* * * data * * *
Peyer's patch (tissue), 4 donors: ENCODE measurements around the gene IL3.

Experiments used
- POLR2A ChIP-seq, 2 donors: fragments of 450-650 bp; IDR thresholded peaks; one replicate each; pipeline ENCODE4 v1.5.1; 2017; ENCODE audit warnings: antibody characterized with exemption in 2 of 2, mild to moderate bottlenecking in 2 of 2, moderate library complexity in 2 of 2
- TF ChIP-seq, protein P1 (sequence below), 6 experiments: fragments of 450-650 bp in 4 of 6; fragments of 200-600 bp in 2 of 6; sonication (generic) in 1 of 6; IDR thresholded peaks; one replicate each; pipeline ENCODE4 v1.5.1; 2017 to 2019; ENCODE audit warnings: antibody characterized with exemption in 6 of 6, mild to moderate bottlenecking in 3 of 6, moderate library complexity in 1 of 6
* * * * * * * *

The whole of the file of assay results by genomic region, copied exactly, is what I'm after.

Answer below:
Peyer's patch (tissue), 4 donors: ENCODE measurements around the gene IL3.

Experiments used
- POLR2A ChIP-seq, 2 donors: fragments of 450-650 bp; IDR thresholded peaks; one replicate each; pipeline ENCODE4 v1.5.1; 2017; ENCODE audit warnings: antibody characterized with exemption in 2 of 2, mild to moderate bottlenecking in 2 of 2, moderate library complexity in 2 of 2
- TF ChIP-seq, protein P1 (sequence below), 6 experiments: fragments of 450-650 bp in 4 of 6; fragments of 200-600 bp in 2 of 6; sonication (generic) in 1 of 6; IDR thresholded peaks; one replicate each; pipeline ENCODE4 v1.5.1; 2017 to 2019; ENCODE audit warnings: antibody characterized with exemption in 6 of 6, mild to moderate bottlenecking in 3 of 6, moderate library complexity in 1 of 6